Backpacking in Scotland

Who hasn’t dreamed of backpacking in Scotland? To many of us the idea is irresistibly romantic. Climbing rocky crags and wandering through heather-dotted highlands in the land of Sir Walter Scott and Robert Louis Stevenson?  Backpacking in Scotland may not be quite what a trek through this country was two hundred years ago, but it will still be a wonderful experience filled with breathtaking beauty. 

Backpacking in Scotland: Walking Scotland’s Big Four

There are four major official long-distance  hiking trails in Scotland. These paths are well-maintained and well marked, and ideal for a visiting backpacker. They are:

• The Southern Upland Way—From Port Patrick to Cockbunspath, this 212 mile path was Britain’s very first coast-to-coast walking trail. Expect to take 10 to 20 days to walk this path, depending on your hiking speed and how much time you want to take to enjoy the trail. You can camp by the side of the trail (see our section on informal camping below); just make sure you leave no trace when you move on.  Open fires aren’t allowed along the Southern Upland Way unless you’ve been given specific permission from a landowner. 

• The Great Glen Way—A path from Fort William to Inverness, the Great Glen Way is 73 miles in length and can be covered in anywhere from four to six days. Though the path travels through some remote areas, it is well maintained and well marked with waymarkers and timber towers. 

• The Speyside Way – This trail approximately follows the course of the Spey river, from the mountains to the sea (or vice versa if you take it the other direction), but it is not a strictly riverside course: sometimes you’ll be farther, sometimes you’ll be closer. The landscape varies widely.  The course takes approximately 5-6 days, and there are plenty of villages along the way where you can spend the night or buy food and supplies.   From Aviemore to Buckie, this course is 65 miles.

• The West Highland Way—From Milngavie to Fort William, this trail  takes about six or seven days to walk.  It may be especially lovely in Spring and Autumn, but there will also be more foot traffic during those times.  In winter it is best attempted only by an experienced backpacker, as it is 95 miles over varying topography and some sections, like Blackmount and the Devil’s Staircase, may become tricky in bad weather.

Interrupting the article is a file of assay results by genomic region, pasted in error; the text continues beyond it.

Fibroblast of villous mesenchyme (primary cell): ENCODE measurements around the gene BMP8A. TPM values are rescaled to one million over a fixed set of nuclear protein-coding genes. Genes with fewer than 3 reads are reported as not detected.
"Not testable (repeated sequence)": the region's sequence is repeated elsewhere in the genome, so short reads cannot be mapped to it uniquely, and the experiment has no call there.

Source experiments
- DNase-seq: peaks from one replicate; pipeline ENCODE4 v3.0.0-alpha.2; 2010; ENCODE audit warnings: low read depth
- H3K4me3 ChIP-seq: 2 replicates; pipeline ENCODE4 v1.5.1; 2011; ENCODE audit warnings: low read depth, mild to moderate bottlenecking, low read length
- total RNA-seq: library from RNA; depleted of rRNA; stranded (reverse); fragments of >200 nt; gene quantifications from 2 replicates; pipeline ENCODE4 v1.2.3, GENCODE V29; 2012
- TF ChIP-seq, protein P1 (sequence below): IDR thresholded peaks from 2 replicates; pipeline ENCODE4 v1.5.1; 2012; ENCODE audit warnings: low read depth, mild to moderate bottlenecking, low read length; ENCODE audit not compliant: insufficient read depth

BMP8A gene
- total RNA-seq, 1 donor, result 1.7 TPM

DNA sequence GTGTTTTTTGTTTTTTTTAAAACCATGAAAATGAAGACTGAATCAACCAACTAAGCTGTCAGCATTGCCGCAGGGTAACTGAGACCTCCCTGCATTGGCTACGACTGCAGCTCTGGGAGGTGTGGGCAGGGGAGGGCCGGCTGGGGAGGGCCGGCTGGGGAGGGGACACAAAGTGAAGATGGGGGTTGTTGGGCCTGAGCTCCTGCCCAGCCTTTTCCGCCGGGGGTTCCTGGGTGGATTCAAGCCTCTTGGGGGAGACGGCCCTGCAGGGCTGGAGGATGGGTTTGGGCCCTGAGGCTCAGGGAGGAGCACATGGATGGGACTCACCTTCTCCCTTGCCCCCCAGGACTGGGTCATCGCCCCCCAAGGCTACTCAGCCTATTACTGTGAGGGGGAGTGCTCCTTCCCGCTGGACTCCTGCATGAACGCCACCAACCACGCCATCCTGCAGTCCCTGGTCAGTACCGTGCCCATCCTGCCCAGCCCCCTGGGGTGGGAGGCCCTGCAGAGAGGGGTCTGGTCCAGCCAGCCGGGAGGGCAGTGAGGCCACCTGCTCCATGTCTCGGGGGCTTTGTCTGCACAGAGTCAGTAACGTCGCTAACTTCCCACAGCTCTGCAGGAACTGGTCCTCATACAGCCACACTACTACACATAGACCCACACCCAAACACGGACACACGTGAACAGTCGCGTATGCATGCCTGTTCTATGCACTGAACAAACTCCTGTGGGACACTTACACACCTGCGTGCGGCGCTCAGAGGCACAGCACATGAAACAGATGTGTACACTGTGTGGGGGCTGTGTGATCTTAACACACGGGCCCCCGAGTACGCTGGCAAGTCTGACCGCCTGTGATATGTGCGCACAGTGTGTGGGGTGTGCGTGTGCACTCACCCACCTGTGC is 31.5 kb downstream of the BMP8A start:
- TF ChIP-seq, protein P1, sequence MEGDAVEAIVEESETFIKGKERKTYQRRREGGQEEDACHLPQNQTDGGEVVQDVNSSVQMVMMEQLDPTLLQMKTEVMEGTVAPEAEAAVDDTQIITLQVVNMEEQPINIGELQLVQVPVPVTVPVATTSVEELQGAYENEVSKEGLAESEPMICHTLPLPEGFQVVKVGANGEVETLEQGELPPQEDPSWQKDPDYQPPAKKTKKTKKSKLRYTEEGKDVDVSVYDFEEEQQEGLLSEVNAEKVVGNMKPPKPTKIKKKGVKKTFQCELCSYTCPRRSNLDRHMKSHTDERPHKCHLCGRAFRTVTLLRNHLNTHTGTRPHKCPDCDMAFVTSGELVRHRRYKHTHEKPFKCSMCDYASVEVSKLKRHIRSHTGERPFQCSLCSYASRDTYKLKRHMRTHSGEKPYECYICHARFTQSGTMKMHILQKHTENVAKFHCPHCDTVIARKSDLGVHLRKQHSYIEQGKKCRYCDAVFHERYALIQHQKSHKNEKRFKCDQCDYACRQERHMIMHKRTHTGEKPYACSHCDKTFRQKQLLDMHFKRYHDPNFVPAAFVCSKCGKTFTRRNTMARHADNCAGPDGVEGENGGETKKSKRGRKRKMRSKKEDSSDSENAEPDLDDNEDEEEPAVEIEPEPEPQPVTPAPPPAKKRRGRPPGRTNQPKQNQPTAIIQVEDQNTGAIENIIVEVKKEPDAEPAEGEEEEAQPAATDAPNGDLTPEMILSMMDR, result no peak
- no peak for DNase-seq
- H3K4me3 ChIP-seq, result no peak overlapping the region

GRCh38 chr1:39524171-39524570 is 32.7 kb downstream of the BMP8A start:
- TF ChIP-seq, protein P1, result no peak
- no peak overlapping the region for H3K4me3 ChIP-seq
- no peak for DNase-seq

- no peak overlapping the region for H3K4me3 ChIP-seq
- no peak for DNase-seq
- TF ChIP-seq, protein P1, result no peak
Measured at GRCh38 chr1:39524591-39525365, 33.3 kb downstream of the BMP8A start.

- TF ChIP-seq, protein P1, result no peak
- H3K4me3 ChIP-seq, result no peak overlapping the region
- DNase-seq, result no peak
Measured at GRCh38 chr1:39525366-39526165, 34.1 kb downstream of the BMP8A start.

Aside from these, of course, there are many other trails—both day trails and long distance—which you can discover if you do backpacking in Scotland for a longer time.  If you’re fairly good at navigation and can handle bad weather,  nothing will hold you back.

Informal Camping in Scotland

You are allowed to camp in non-designated wild areas in Scotland, but there are some rules. Your backpacking group has to be small, you have to be traveling lightweight, and you can’t stay in any place for longer than two or three nights. Don’t camp in fields, and stay away from buildings, either personal property or historical artifacts. Don’t disturb wildlife, and don’t disturb any deer stalking or grouse shooting that might be going either. It’s also very important that you leave no trace of our campsite. That means you take any trash you make with you, and you eliminate all traces of your fire and your tent’s footprint before you leave the area. Leave the place you’ve been camping in looking exactly as it did when you first set foot there.

It’s important those backpacking in Scotland are also aware that there are also rules against camping on the east side of Loch Lomond during the spring and summer; from March 1st up until the end of October. This means you can’t pitch a tent, but it also means you can’t sleep overnight in your vehicle or even outside unless you’re at an official camping ground. 

But for the rest—the road is yours, and you can have lots of fun with your new found vagabond life, camping wherever the whim strikes you. Backpacking in Scotland is a grand adventure, so start planning your trip now!

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